Do you enjoy The Lord of the Rings? - Page 5





View Poll Results: Do you like The Lord of the Rings by J.R.R. Tolkien?

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  • Yes.

    56 83.58%
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    2 2.99%
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  1. #41
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    I really like the LotR, pretty much every aspect of it.

    One of the things that I particularly like though is that he doesn't stop with the victory against the ring. It would have been so easy to do that, but I've always been impressed with the way that he carries the story back into the shire, and ties it up with foreshadowings from the very early parts of the story.

    Most stories build to a crescendo and then finish. This is a story that contains an ebb after the triumph, and is all the better for it.

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  • #42
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    Can't give you XP, but I definitely think that the scouring of the shire and Grima's escape to the west is excellent, and it really does set it apart from those happy-ending-right-after-climax stories.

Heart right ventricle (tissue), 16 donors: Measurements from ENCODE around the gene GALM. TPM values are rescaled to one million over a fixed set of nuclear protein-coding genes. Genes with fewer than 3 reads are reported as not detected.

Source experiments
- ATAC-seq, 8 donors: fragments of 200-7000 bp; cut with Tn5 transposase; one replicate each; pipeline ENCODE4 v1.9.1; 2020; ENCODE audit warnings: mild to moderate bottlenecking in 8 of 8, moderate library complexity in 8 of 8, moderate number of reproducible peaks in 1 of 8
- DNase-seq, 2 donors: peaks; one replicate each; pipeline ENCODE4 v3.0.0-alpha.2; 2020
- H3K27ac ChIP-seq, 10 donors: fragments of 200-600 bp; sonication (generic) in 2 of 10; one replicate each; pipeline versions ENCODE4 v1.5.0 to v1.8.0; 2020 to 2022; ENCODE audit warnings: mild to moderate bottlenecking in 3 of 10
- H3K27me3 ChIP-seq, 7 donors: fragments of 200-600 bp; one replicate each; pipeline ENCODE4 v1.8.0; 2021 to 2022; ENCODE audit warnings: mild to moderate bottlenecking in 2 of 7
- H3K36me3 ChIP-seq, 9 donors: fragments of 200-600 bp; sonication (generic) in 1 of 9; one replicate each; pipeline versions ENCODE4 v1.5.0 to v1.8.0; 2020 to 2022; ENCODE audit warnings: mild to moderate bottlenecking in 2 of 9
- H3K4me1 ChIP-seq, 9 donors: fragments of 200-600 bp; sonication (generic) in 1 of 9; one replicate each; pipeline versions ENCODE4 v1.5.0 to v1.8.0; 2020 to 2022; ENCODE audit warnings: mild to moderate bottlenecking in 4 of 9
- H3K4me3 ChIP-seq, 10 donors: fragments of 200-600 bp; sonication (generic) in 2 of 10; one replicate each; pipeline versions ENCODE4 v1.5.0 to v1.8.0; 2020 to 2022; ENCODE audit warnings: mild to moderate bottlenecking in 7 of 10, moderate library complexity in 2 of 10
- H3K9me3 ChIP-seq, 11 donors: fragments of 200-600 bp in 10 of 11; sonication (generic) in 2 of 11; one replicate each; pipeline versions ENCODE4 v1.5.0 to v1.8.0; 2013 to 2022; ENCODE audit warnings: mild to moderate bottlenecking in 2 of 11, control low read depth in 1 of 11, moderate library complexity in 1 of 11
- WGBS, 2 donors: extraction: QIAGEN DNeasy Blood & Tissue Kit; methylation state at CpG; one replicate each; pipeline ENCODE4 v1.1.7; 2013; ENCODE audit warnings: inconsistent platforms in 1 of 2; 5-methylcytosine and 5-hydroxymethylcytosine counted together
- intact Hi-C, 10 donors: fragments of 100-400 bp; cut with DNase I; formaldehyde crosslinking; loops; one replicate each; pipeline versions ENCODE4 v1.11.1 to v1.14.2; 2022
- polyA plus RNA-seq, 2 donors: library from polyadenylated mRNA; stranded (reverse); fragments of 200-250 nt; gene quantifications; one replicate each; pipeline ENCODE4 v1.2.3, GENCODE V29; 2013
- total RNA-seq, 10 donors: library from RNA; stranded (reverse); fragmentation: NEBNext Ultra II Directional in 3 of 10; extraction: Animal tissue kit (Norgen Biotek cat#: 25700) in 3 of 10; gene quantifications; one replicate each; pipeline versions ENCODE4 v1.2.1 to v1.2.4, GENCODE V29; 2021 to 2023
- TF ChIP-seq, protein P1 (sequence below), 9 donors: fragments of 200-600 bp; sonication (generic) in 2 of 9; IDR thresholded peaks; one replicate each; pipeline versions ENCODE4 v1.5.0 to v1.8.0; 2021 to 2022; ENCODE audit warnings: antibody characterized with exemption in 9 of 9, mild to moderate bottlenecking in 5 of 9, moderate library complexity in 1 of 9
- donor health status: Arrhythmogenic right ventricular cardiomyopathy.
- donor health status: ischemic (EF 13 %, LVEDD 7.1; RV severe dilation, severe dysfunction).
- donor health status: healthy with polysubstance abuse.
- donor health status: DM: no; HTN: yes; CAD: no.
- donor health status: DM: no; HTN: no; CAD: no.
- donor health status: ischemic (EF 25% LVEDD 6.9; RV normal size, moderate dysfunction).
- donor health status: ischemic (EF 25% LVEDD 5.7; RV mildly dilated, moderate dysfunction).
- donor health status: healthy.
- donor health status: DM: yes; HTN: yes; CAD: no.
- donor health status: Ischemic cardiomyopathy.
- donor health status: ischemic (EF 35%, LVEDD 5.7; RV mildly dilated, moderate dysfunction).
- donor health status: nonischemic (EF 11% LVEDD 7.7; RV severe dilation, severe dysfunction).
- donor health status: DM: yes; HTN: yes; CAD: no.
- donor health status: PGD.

• #43
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    The Scouring is the most important chapter in the book, because I see LotR as the story of the growth in character of the four Hobbits, just like The Hobbit was about Bilbo growing. All the other stuff is just detail. The best part of LotR is when the four arrive back to the Shire and realize just how much they've changed, contrasted against the way they fled the place at the beginning.

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  • #44
    I've always linked my like and dislike for the Hobbit and The Lord of the Rings to my like and dislike of The Adventures of Tom Sawyer and The Adventures of Huckleberry Finn. I really enjoy both the Hobbit and Tom Sawyer...but find the other two bland and somewhat wanting.